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Why do women live longer than men?

Jett Alvarado (2022-04-21)


Everywhere in the world women live longer than men - but this was not always the case. The available data from rich countries shows that women didn't live longer than men in the 19th century. What is the reason women live much longer than men today and why has this advantage increased in the past? The evidence is sketchy and we have only limited answers. We know that biological, behavioral and environmental factors play a role in the fact that women live longer than men; however, we aren't sure how much the influence of each of these factors is.

It is known that women are living longer than men, regardless of weight. However it is not because of certain biological factors have changed. What are these new factors? Some are well known and relatively straightforward, like the fact that men smoke more often. Some are more complex. For example, there is evidence that in rich countries the female advantage increased in part because infectious diseases used to affect women disproportionately a century ago, so advances in medicine that reduced the long-term health burden from infectious diseases, especially for survivors, ended up raising women's longevity disproportionately.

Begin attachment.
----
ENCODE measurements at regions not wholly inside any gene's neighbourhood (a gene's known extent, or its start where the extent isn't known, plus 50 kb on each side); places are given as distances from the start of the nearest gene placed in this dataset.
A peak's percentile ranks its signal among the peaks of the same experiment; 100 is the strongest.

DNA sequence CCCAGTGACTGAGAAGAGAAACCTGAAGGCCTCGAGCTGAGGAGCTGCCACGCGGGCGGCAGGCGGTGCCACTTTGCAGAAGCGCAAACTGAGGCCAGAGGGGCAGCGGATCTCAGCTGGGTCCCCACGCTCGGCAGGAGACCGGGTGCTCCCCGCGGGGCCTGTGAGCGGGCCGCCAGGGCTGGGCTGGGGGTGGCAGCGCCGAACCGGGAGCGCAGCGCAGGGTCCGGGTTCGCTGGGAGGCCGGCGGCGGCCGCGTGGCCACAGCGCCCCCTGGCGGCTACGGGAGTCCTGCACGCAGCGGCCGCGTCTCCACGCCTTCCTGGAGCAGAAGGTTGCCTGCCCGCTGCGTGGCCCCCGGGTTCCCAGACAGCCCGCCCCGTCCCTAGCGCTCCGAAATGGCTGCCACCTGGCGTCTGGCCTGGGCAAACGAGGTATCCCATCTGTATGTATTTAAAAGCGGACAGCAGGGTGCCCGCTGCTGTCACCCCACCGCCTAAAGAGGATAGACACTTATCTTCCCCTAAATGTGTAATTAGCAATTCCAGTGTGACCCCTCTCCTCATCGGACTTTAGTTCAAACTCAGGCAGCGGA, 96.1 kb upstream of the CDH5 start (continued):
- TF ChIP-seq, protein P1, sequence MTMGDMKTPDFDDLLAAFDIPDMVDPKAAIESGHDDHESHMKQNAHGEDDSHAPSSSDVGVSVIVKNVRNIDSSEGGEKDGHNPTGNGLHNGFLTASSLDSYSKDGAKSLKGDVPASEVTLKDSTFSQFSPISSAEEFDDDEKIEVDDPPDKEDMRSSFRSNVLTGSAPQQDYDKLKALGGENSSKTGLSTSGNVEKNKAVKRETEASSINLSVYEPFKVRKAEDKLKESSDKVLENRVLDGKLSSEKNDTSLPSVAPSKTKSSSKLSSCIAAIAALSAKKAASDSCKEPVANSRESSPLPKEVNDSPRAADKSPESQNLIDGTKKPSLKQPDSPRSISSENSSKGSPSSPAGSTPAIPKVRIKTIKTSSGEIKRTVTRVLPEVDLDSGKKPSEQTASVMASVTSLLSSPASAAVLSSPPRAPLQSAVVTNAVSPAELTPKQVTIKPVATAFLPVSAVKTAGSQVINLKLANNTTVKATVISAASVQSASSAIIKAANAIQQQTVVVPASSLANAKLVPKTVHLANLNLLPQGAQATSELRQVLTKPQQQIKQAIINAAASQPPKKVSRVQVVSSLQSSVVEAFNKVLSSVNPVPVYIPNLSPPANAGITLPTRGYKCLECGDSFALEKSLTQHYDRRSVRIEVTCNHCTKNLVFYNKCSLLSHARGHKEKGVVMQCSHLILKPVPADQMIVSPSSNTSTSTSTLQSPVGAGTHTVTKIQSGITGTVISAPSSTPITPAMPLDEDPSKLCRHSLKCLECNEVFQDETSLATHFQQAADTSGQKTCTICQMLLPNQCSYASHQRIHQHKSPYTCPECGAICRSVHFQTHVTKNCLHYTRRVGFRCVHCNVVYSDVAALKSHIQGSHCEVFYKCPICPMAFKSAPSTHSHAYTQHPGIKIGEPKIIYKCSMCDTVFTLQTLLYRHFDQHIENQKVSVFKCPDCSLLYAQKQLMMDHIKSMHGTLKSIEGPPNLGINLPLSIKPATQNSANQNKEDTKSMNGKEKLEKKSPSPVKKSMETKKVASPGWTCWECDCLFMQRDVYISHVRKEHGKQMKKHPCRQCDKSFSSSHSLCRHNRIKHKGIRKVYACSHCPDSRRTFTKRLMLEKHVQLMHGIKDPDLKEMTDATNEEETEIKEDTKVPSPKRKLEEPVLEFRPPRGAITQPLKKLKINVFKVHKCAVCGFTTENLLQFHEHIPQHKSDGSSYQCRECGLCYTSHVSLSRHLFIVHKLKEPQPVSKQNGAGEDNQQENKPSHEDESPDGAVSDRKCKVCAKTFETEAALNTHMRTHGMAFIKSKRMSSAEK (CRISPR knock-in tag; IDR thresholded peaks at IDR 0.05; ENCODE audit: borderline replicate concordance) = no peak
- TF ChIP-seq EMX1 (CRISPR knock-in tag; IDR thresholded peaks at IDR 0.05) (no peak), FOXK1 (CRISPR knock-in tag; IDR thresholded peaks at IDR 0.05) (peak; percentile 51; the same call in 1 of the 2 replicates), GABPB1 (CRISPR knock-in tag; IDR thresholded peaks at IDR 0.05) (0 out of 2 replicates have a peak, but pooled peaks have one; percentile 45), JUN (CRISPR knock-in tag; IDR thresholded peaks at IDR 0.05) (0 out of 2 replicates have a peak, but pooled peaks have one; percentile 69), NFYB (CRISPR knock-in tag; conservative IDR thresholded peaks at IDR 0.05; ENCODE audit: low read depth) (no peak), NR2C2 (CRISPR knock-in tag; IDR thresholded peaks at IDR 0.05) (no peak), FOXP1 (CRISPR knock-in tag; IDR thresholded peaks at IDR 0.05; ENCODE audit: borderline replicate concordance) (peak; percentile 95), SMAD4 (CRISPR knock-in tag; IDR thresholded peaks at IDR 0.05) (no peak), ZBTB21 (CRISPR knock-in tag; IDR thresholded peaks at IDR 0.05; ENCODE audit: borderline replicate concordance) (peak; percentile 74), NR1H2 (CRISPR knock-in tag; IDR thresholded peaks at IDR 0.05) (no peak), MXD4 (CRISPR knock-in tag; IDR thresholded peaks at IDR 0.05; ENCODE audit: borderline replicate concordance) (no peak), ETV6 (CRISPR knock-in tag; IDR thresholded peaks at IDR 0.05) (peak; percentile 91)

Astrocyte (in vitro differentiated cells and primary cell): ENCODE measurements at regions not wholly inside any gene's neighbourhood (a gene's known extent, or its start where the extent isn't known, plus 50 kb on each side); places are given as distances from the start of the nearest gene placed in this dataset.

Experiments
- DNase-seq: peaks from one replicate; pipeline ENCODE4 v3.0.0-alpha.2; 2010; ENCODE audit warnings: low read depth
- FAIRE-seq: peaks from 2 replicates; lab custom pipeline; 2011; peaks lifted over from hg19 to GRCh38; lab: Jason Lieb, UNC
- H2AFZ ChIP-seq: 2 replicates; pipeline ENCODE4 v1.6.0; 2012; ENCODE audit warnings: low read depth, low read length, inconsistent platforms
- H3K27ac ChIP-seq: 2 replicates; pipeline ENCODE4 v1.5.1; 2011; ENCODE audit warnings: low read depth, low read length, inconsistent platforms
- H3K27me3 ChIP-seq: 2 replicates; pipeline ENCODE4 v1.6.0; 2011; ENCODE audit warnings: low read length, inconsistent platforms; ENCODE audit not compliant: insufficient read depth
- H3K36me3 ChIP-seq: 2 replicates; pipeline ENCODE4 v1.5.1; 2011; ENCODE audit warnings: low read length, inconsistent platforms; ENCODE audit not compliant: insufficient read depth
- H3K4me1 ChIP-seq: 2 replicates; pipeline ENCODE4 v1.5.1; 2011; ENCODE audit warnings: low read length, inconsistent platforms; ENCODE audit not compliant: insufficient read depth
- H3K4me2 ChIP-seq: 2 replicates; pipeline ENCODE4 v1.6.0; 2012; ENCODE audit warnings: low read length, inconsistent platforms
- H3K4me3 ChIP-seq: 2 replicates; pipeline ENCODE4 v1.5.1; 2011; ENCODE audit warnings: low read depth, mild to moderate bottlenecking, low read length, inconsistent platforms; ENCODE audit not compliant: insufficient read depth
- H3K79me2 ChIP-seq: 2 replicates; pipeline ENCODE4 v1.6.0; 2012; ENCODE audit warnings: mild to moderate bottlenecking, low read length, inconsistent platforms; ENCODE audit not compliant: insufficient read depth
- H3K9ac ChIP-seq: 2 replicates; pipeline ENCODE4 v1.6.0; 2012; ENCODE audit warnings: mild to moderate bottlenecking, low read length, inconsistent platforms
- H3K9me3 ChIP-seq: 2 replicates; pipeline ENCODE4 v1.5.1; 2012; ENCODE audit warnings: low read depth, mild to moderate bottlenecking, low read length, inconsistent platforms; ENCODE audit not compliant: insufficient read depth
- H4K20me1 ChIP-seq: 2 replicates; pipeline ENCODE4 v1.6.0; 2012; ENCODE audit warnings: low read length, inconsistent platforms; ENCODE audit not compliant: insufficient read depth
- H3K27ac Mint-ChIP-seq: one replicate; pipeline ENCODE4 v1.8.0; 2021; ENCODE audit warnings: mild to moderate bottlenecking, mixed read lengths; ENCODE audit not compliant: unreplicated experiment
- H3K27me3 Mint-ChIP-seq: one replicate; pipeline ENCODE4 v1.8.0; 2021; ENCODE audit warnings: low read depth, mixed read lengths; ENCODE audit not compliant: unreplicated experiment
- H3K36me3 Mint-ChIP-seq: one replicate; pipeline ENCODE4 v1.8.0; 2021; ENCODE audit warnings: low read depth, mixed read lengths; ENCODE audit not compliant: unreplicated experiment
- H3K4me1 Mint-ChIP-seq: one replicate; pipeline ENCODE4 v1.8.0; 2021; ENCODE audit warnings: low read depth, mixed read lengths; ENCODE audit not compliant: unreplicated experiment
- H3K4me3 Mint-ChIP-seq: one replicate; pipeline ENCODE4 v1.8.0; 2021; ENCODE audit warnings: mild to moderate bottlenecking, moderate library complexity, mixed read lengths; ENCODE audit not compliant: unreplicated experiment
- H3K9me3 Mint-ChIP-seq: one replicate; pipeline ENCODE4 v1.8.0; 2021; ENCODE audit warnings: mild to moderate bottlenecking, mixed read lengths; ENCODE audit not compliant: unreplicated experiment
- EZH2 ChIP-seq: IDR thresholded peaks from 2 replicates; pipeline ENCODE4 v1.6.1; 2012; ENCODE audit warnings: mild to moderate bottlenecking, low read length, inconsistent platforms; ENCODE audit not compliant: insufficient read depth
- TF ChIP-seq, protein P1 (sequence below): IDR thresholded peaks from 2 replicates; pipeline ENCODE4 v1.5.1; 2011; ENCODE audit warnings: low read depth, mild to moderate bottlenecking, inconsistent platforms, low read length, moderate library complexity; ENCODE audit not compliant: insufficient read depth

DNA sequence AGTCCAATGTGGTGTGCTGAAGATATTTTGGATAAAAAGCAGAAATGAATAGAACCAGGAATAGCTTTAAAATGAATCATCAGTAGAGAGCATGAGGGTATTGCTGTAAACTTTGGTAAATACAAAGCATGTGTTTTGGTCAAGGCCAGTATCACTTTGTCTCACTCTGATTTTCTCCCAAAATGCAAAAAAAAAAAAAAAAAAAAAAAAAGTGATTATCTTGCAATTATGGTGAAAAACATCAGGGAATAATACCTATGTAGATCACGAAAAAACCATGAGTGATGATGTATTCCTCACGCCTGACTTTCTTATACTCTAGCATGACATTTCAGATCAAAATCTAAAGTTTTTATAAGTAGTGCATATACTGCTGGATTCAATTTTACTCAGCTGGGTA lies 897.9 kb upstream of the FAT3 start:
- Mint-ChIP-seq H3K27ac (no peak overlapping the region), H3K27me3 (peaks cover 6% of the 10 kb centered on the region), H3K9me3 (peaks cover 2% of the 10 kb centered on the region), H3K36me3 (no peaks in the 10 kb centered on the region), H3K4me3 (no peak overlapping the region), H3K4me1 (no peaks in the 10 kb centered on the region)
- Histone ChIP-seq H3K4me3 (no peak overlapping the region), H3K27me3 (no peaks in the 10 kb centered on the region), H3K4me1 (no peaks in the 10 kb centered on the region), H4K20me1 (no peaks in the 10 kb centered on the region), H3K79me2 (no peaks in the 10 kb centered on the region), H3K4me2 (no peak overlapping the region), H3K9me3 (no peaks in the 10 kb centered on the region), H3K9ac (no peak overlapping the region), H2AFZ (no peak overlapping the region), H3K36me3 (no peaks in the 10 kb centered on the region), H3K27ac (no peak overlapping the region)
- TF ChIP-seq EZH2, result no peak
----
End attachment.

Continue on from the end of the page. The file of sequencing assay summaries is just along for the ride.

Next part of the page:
Everywhere in the world women tend to live longer than men
The first chart below shows life expectancy at birth for men and women. As you can see, all countries are above the diagonal parity line , which means that in every country that a baby girl can be expected to live for longer than a new boy.1

The chart below shows that even though women enjoy an advantage throughout the world, the differences between countries are often significant. In Russia women live 10 years longer than males. In Bhutan, the difference is only half a year.

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The advantage women had in life expectancy was less in countries with higher incomes as compared to the present.
We will now examine how the advantage of women in longevity has changed over time. The next chart shows male and female life expectancy at birth in the US over the period 1790-2014. Two specific points stand out.

There is an upward trend: Men and women in the US live much, much longer than they did a century ago. This is in line with historical increases in life expectancy everywhere in the world.

And صبغ الشعر بالاسود second, there is a widening gap: The female advantage in life expectancy used to be very modest, but it grew substantially over the last century.

By selecting 'Change Country by country' in the chart, you can confirm that the two points apply to other countries that have available data: Sweden, France and the UK.